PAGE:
If a juridical person is proven guilty of violating this act, its license or franchise shall be revoked while a public officer or employee, or a professional shall be administratively liable if proven the same. If an alien violates this provision, he/she shall be deported after serving his/her sentence and payment of fines. A peace officer who is authorized by a written order of the court, shall not be held liable for holding the record or copy as evidence in the course of the trial.

NBI reports 142 cases of violations against RA 9995 for the first quarter of the year 2019. The DOJ Office of Cybercrime published data of the 162 cases for violation of RA 9995 as: 30 cases that were dismissed, 13 are for resolution, 9 are for filing in court, and the rest (37) are pending preliminary investigation. The statistics provided above show that there has been an improvement in the prosecution of violators of this provision and that the government acted on cases like this since its effectivity.

This Republic Act aims to protect persons that are vulnerable and easily exploited from perpetrators. It provides protection to the victim who consents to the sexual act or any similar activity and the recording of it but not to the copying and reproduction of said material and holds the offender liable for violating such provision. It protects the victims who are made to believe that they are performing sexual acts in private. A person violates this Republic Act when he/she has not obtained consent of any of the persons in the picture or video but chooses to copy, reproduce, and make public the said materials. The consummation of the crime begins when the offender publicizes the content without the consent of the victim.

What are the exemptions to this law? In general, any record, photo or video, or copy thereof, obtained or secured by any person in violation of the preceding sections shall not be admissible in evidence in any judicial, quasi-judicial, legislative or administrative hearing or investigation. However, a peace officer who is authorized by written order of the court, to use the record or any copy thereof as evidence in any copy thereof as evidence in any civil, criminal investigation or trial of the crime of photo or video voyeurism: Provided, that such written order shall only be issued or granted upon written application and the examination under oath or affirmation of the applicant and the witnesses he/she may produce, and upon showing that there are reasonable grounds to believe that photo or video voyeurism has been committed or is about to be committed, and that the evidence to be obtained is essential to the conviction of any person for, or to the solution or prevention of such, crime.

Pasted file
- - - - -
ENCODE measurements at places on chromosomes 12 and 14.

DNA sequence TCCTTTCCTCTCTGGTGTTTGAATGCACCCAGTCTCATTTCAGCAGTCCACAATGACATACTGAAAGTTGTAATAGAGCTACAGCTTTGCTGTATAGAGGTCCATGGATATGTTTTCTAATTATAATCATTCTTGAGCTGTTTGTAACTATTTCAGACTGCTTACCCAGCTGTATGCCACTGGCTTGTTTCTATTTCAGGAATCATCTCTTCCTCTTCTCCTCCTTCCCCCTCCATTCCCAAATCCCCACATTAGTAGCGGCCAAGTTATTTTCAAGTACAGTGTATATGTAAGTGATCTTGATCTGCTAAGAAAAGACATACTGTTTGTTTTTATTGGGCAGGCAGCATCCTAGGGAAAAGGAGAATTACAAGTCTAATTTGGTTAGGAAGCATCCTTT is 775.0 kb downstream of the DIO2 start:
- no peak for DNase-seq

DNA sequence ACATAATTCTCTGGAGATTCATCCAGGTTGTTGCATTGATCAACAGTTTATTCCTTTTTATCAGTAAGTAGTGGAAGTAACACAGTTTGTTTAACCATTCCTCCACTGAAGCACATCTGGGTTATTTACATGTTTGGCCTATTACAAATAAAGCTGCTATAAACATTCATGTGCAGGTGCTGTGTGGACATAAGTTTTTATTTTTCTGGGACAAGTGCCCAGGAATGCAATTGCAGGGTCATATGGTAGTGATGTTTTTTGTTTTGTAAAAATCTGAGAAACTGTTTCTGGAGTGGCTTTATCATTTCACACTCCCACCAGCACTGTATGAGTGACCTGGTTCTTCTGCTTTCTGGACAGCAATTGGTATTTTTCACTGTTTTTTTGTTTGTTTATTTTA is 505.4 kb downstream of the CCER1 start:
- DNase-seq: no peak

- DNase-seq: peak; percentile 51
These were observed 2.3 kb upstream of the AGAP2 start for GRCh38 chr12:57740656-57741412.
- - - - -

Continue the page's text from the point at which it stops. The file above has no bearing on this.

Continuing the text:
The salient points of RA 9995 that the public ought to know are:

  1. The male’s breast is not covered by law while any part of the female breast is.
  • The “private area of a person” includes naked or undergarment-clad genitals, pubic area, buttocks, or the female breast. However, even if the private areas of a person are clad by undergarments, the offending party is held liable for violating this law.
  • R.A. 9995 contemplates two situations where a person can have a reasonable expectation of privacy:
  1. When the person believes that one could undress in privacy without being concerned that an image of him or her is being taken; and,
    1. When a reasonable person would believe that one’s private area would not be visible regardless of whether the person is in a public or private place.
  • The mere copying or reproduction of said material will make one liable under the law regardless of the reason or whether one profits or not from such act. Indeed, the mere showing of the material on one’s cellphone would violate the law. 
  • If the photo or video was taken with the person’s consent, then he or she cannot complain that his photo or video was taken since there is no reasonable expectation of privacy. If the person or persons in the photo or video gave written consent for the reproduction, distribution, or broadcasting of said material, then one will not be held liable under the Anti-Photo and Video Voyeurism Act.
  • However, if the person consented to the taking of his video or photo in intimate moments, that does not mean that such person is consenting to the reproduction, distribution, broadcast or publication of such photos and videos. Hence, showing third parties such photos or videos, sharing them to others on the internet, mobile phones, selling copies of them and the like are punishable under RA 9995.